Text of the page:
There’s no shortage of Ryan Fitzgeralds in this world, but if you Google that name, the one that comes up on the top of a list of more than 50,000 hits is a 20-year-old, unemployed kid from Southbridge, Mass., whose main occupation is talking to strangers on the phone.
He was on TODAY earlier this year after his YouTube invitation to the world to give him call made him something of an Internet celebrity. Today he was back to introduce his fiancée, Kara Lael Fraim, an 18-year-old from upstate New York who saw his YouTube page. Unlike thousands of others who have contacted Fitzgerald, though, she didn’t give him a call.
“Actually, it was through Instant Messenger on line,” Fraim told the TODAY cast on the Plaza. According to news reports, she had lost a brother to suicide. “I really just wanted to instant message him and tell him I thought what he was doing was amazing, because I do the same thing,” she said. “I love reaching out to people.”
The message led to a call, which led to longer calls until Fitzgerald got on a bus and rode out to Cohoes, N.Y., where Fraim lives with her father, for a visit. He’s still there.
“I’ve been at her house the whole time,” he said. “I haven’t left. We’re going to keep that way and then move out to Mass[achusetts].”
Texted the proposal
He popped the question during a midnight walk. It seemed right “to incorporate the phone in it,” so he sent her a text message.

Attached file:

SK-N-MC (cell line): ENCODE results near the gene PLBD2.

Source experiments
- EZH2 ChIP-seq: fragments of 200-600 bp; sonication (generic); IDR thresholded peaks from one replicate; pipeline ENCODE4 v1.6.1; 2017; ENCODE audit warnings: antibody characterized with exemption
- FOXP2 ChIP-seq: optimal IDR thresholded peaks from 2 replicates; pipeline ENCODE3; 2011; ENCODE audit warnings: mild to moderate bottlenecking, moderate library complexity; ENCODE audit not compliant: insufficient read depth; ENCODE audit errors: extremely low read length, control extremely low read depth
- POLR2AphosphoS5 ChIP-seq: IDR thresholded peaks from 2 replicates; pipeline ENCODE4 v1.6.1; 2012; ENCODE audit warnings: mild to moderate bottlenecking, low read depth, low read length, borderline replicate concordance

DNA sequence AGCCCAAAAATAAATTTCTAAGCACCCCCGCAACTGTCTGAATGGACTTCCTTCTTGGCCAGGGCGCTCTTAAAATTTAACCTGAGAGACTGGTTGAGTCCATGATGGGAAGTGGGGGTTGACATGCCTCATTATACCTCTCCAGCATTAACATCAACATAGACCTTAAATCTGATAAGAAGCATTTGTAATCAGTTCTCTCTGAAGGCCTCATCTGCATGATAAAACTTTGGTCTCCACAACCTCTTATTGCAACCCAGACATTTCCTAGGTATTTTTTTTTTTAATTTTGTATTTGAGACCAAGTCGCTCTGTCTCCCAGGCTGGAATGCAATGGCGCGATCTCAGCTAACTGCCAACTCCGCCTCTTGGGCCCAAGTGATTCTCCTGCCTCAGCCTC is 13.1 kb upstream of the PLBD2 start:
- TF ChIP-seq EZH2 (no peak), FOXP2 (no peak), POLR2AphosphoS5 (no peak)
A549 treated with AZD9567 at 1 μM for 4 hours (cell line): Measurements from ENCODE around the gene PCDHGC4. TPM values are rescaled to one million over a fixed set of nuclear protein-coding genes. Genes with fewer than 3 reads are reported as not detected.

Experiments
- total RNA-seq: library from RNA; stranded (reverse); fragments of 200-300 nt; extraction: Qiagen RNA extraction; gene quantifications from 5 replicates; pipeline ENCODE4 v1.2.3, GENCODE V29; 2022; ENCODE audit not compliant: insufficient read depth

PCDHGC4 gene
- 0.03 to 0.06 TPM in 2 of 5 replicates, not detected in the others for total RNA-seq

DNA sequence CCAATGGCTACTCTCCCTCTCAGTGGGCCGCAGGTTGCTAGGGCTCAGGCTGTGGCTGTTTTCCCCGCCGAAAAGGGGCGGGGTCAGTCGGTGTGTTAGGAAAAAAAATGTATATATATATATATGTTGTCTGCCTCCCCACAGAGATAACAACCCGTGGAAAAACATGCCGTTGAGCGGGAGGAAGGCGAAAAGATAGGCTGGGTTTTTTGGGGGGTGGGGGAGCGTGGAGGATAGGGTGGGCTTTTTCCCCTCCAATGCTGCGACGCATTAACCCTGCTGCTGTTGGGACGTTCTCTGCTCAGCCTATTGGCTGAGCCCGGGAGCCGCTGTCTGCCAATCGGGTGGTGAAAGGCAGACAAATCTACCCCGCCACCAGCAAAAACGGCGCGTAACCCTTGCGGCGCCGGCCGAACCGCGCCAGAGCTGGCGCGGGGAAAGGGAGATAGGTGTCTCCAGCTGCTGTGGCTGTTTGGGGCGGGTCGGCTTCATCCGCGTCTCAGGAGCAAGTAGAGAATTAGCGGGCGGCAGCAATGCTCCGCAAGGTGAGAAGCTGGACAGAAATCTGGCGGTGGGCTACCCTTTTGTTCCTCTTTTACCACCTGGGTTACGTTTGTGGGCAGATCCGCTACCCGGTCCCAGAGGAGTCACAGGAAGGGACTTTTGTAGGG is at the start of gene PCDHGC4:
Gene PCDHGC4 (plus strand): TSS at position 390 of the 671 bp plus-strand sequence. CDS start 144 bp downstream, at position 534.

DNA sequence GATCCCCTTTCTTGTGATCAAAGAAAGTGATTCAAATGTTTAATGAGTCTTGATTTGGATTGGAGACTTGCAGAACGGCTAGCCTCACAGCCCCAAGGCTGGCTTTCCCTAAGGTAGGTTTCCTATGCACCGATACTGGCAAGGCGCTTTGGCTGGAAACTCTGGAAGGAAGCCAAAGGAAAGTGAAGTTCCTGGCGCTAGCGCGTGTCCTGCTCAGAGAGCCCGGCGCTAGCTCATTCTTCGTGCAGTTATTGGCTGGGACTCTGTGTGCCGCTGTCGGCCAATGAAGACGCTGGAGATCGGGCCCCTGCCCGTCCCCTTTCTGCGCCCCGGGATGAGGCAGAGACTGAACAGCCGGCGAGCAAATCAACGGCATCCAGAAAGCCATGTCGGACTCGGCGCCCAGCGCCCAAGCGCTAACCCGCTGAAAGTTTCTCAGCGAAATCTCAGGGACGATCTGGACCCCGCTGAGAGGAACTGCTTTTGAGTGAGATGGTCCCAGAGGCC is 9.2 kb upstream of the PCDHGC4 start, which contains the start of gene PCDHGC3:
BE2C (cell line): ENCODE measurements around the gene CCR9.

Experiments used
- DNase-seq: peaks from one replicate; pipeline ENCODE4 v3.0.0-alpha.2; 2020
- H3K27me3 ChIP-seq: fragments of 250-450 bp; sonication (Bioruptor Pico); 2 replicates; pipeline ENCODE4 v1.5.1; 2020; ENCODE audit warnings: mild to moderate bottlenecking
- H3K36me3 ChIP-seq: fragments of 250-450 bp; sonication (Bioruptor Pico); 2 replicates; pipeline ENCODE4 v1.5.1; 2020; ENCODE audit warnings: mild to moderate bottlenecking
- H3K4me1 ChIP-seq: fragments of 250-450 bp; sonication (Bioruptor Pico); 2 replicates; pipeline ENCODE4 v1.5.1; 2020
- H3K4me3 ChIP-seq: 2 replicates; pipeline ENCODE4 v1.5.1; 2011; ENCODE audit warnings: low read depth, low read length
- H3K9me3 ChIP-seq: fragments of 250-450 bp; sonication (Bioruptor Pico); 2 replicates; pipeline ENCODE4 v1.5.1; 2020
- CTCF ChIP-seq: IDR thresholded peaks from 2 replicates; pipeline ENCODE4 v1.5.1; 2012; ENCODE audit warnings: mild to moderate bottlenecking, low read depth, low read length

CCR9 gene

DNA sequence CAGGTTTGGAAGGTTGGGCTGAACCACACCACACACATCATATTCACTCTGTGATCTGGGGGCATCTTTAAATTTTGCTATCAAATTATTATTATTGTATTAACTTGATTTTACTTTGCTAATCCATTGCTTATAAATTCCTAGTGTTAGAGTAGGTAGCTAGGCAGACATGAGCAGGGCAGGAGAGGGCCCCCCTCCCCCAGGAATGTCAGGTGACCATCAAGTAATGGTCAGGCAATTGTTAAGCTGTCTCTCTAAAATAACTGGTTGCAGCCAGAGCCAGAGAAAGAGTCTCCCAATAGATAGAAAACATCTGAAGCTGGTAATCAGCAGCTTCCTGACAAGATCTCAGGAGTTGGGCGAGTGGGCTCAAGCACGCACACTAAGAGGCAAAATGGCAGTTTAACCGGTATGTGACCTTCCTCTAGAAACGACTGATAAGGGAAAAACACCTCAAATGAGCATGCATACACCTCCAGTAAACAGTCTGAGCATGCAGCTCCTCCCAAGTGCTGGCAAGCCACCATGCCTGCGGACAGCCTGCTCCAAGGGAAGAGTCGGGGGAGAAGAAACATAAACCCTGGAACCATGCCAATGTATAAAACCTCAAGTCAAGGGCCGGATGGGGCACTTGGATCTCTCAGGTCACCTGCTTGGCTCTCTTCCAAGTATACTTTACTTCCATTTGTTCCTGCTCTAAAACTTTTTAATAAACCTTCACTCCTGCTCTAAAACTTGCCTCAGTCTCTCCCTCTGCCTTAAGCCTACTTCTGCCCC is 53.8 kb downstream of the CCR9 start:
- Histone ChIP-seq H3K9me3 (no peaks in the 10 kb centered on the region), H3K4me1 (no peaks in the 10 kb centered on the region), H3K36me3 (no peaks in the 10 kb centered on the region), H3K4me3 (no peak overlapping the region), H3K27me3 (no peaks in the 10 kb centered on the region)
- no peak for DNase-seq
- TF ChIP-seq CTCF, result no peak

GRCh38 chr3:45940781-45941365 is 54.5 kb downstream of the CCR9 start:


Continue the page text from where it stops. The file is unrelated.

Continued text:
“I sent the standard, ‘Kara Lael Fraim, will you marry me?’” he said. “I nudged her, and she stopped, and the text message went through.”
According to a Boston Globe story, he then got down on his knee and gave her a ring he’d bought at a chain store.
They haven’t set a date for the wedding.
“Her mom and her were talking about 2010 when she’s 21, but it’s probably going to be before that,” said Fitzgerald.
According to the Globe, they have plans to attend community college and get real jobs. But the two young people dressed in jeans T-shirts have no intention of giving up their avocation of talking to people who just need someone to talk to.
“We’re not going to stop the calls, no,” Fitzgerald said, adding that he has been fielding about 150 calls a day. Since posting his 49-second YouTube invitation in early April, he’s had about 70,000 calls.
Asked how long he’ll keep it up, Fitzgerald answered, “A long time.”